I fiind your comment interesting, Sparky, because it shows how different cognitive distortions can overlap. I can definitely relate to your catastrophizing about your husband being dead because he doesn’t answer the phone, and it’s also black and white thinking as well. Thanks for sharing! I’m sure so many people can relate.

  4. Alfonisa says:

    I have so much black and white thinking, it’s not even funny. Some of my OCD is about offending a friend of mine. If he doesn’t communicate regularly, I immediately think “oh, I’ve offended him, I’m the worst person ever. He must hate me or else he would have gotten back to me by now.” when in reality he’s just busy, or tired, or sick, or whatever. Hate, hate, hate it.

  5. ocdtalk says:

    Thanks for sharing, Alfonisa….certainly those with black and white thinking are not alone!

  6. Black and White Thinking plagues me – not only with regards to my “common” OCD themes. It really plays into my perfectionism too. Things are all good or all bad. If I upset someone, or do something wrong, I’m a horrible person, or they are going to leave me or fire me or whatever. I’m working on it and trying to be more aware of it.

    • ocdtalk says:

      I’m guessing being aware of this type of thinking can be difficult if it is so ingrained? You really have to “think” about your thinking. Thanks for your comment, POC.

  7. Tina Barbour says:

    I read your post earlier today but wanted time to think about what example of black and white thinking I would share. But there are too many! If I make a mistake, I tend to beat up on myself. It’s not like the mistake is PART of the whole work I did. The mistake is the ONLY part of the work I see. I am more aware of what I’m doing now and try to stop berating myself when I even think I’ve made a mistake. It’s a process, I guess.

    Oddly, though, I can live in the gray area in some areas of my life. I have become much more comfortable than I used to be with living with uncertainty in my spiritual life. It used to be all black and white. I’m good and going to heaven or I’m bad and going to hell. I have a much more holistic view of spiritual matters. I need to spread that around to the rest of my life! 🙂

  8. ocdtalk says:

    That’s interesting, Tina. Did you work on your black and white thinking in your spiritual life or did your “gray” thinking just evolve? . Like you said, you just need to spread it around! Thanks for your insight.

    • I did a lot of spiritual study. And I think I did just evolve as I got older, met more people, learned different view points, etc. My whole view of God changed.

      Hmmmm, perhaps some of those techniques could be useful elsewhere . . ..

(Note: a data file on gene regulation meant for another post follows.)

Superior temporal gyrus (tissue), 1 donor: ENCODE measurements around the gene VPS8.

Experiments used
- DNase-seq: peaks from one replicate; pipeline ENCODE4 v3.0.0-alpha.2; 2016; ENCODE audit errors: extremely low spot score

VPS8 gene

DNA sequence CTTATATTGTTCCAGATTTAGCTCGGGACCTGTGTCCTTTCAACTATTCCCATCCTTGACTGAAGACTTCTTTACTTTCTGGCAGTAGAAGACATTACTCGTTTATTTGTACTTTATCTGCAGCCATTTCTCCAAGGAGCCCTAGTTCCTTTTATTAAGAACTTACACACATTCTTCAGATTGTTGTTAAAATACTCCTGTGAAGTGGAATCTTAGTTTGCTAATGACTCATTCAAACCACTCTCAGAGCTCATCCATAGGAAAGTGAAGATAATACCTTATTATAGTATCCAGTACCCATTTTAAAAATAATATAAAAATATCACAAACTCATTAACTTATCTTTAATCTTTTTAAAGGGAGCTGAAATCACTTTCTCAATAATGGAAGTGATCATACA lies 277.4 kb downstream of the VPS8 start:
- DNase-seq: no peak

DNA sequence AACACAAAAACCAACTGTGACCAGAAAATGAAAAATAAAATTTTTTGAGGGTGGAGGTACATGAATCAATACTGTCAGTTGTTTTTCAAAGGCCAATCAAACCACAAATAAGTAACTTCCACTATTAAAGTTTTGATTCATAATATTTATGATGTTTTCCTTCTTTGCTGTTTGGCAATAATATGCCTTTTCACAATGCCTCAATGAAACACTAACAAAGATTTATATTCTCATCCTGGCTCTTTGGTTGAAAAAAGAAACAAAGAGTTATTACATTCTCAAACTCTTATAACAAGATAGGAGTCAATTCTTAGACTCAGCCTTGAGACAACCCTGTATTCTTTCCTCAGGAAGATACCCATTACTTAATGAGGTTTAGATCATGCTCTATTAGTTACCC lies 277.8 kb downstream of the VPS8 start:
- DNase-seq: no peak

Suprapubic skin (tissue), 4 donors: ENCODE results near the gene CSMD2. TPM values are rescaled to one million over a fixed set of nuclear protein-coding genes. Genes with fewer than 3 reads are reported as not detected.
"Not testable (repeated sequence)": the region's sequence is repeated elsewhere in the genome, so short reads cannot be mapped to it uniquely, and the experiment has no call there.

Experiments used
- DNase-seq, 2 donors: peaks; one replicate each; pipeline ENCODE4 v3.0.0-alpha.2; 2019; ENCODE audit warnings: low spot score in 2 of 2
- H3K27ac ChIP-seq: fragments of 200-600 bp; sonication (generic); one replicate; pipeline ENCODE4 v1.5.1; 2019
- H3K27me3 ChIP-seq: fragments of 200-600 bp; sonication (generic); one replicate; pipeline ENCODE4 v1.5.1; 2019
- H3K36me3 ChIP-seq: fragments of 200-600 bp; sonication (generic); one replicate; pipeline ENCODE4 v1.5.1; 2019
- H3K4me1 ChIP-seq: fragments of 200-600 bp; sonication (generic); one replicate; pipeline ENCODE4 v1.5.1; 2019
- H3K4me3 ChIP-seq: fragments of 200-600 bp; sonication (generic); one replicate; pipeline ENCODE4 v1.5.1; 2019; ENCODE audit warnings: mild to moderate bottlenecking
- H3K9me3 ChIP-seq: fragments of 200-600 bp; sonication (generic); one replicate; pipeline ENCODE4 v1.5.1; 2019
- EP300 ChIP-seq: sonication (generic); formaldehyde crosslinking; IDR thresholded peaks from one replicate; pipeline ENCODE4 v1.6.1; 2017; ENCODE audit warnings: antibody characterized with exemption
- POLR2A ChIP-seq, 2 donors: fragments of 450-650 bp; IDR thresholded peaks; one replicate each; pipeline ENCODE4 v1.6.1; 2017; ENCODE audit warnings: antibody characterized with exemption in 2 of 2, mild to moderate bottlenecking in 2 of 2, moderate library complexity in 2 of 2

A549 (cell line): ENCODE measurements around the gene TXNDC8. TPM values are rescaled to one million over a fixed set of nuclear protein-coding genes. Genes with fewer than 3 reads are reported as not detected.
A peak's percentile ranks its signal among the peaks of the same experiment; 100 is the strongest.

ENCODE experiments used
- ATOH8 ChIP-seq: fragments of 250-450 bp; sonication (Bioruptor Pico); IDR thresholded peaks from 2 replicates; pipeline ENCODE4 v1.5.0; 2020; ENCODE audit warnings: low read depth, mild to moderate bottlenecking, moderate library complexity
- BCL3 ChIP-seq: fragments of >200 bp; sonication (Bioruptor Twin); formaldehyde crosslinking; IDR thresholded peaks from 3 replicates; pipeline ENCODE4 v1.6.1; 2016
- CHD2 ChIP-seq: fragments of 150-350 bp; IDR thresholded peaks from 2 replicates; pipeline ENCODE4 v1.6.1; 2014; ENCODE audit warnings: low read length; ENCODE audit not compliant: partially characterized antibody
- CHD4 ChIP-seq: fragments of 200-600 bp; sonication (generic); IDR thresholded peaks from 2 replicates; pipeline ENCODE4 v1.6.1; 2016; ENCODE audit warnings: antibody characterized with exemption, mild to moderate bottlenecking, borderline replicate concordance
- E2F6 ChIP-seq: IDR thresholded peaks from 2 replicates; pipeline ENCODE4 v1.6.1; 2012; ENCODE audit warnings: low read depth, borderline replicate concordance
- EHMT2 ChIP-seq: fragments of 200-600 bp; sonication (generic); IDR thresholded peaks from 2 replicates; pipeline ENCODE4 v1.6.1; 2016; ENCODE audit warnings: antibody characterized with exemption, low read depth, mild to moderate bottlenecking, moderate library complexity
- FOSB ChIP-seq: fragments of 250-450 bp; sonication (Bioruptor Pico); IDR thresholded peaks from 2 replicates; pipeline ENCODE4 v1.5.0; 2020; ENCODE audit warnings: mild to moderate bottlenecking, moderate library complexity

9. Briana says:

    I experience a lot of black and white thinking. I don’t even know where to start. My OCD (more obsessions than compulsions now) center around fear of death – fear of losing my loved one. Fear of my dying and leaving my loved ones behind. My phobia is rabies, botulism, or things getting up my nose, or my loved ones nose (like that amoeba that thrives in warm ponds in the south that have killed people. Google that for more info). Anyway, in each of these “phobias” I have had black and white thinking. To tell me to think in the gray area tells me that there are risks. I want NO risks, and the thought of risks in life is mentally painful for me. 😦

    • ocdtalk says:

      Thanks for the comment, Briana. I’m sorry you are having such a hard time with your OCD right now. I’m wondering if you have a therapist who specializes in treating OCD, to help you through this?

  10. Briana says:

    No, I am not seeing a therapist right now. I went through through CBT about 14/15 years ago. It helped very much, and I still remember most of what I had learned. Right now, it seems my anxiety is so high that I have trouble working through my OCD episodes. I was on Luvox for 10 years, starting at the time I went through CBT. The Luvox seemed to stop working, so I tapered off several years ago. I assumed 10 years was awful long to be on that medication. I am recovering from a difficult surgery with complications, and it seems my OCD has come back with a vengence. Right now I’m considering going back to therapy with or without medication. I have a child graduating high school this week, so I’m waiting until things slow down before seeing my doctor regarding referring me out to a therapist.

  11. ocdtalk says:

    Hi Briana, Sounds like you are dealing with a lot, but know what you need to do. Congratulations on your child’s graduation! I’m sending you lots of wishes for better days ahead.